Preventing Ocean Pollution Starts With You PDF Print E-mail
Written by Capt. Tim Wright (ret.)   
Sunday, 24 July 2011 06:41

San Diego, California (NAPSI) - Recently, our nation celebrated Oceans Week, where much discussion about ocean pollution and marine debris took place in Washington, D.C. Ocean pollution is a genuine problem, and it’s important that we identify and address the real causes instead of instituting ineffective solutions.

For example, some think that banning specific products such as plastic bottles and bags will solve the plastic marine debris problem, but it won’t. According to the United Nations Environment Programme (UNEP), the sources of pollution include poorly managed landfills, riverine transport, untreated sewage, storm water discharges and industrial and manufacturing facilities with inadequate controls. This is where the effort to control marine debris should begin.

The cause of pollution is not the result of one single product. There are just too many items involved in pollution, and banning one single product will not make a significant impact.

Through annual cleanup events, Ocean Conservancy has monitored the types of trash that wash up on beaches. Cigarette butts, food containers, cans, rope and plastic bottles have all been present in cleanups for the past 25 years.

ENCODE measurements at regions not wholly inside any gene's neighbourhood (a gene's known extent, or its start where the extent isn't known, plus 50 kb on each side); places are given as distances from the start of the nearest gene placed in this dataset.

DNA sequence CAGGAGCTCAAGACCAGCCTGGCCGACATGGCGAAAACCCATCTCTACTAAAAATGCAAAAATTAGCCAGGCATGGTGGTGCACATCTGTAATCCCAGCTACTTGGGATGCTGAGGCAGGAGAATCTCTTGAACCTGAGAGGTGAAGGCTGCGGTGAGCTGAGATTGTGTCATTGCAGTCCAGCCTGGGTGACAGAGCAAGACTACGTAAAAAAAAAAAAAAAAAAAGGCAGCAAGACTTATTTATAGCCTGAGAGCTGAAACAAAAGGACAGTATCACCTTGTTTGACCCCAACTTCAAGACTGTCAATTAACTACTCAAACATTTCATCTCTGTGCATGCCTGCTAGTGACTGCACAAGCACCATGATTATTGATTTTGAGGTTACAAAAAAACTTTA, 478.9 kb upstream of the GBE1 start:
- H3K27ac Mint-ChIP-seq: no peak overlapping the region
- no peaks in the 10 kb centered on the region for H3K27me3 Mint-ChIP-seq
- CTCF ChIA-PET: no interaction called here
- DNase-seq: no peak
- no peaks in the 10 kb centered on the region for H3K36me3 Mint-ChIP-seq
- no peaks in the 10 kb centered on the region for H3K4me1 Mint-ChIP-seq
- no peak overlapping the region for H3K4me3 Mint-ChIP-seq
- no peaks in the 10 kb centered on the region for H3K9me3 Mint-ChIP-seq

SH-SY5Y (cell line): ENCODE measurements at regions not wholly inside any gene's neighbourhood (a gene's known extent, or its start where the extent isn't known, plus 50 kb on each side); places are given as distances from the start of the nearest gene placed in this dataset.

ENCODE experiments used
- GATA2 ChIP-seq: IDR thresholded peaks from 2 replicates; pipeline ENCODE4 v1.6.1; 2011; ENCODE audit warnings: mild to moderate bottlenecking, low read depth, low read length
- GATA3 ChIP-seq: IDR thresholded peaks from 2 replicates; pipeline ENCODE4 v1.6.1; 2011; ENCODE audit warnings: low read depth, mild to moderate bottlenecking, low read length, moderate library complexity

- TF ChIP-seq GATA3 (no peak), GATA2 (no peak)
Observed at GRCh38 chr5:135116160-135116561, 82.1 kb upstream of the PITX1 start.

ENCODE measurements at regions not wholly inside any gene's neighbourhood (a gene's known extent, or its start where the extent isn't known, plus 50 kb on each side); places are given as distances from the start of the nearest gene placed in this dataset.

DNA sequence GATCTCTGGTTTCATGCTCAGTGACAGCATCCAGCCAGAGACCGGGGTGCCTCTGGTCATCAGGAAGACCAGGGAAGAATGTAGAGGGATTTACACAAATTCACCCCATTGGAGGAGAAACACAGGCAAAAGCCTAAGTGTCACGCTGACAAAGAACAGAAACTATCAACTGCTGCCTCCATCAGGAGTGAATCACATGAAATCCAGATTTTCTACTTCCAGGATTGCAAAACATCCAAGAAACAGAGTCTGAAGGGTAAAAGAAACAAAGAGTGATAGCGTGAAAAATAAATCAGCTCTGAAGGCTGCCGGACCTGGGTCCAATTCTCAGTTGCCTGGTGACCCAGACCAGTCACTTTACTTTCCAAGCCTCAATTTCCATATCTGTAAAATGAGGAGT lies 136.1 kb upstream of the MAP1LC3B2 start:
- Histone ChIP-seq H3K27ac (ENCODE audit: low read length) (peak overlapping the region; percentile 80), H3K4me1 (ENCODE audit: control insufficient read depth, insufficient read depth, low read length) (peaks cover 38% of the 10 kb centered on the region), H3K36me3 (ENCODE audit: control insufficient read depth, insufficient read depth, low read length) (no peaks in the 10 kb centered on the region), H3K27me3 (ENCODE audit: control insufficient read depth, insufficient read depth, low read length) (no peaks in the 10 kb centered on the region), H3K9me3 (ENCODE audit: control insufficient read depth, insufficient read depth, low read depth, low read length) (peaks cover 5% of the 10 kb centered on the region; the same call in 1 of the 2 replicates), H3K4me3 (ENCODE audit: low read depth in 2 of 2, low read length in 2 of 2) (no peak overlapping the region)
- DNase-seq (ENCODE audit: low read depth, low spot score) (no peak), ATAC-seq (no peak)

At the International Marine Debris Conference recently held in Honolulu, the Sea Education Association (SEA) noted that there has not been a significant increase in plastic debris concentration during their 22-year study from 1986−2008.

And while litter is unsightly and not a positive environmental attribute, the National Oceanic and Atmospheric Administration’s Marine Debris website states that there are no published studies specifically researching marine mammal deaths directly caused by marine debris. Mortality is caused by entanglement from lost fishing gear and other unknown causes.

Here are some steps that communities and individuals can take to reduce ocean pollution:

• Take responsibility. Choose items at the store that come in less packaging and recycle whenever possible. It’s easy to drop your plastic bags and film into collection containers located at grocery stores and retailers across the nation.

• Participate in a cleanup day hosted by Keep America Beautiful or Ocean Conservancy. These groups have done a great job in advancing cleanup methods of beaches-and the litter collected is litter that doesn’t enter the ocean.

• Write a letter to your city council member asking for catch basins to be installed in your seaside town. Like the one at the Los Angeles River, catch basins are effective in catching debris before it enters our oceans.

Ending ocean pollution is an important and worthy goal. Efforts, however, should take into account all forms of pollution and put greater responsibility on us—the consumer—to think about where that gum wrapper will end-up if we choose to drop it on the ground.

Tim Wright is a retired National Oceanic and Atmospheric Administration (NOAA) Captain who recently completed his Executive MBA from the Washington University Olin School of Business.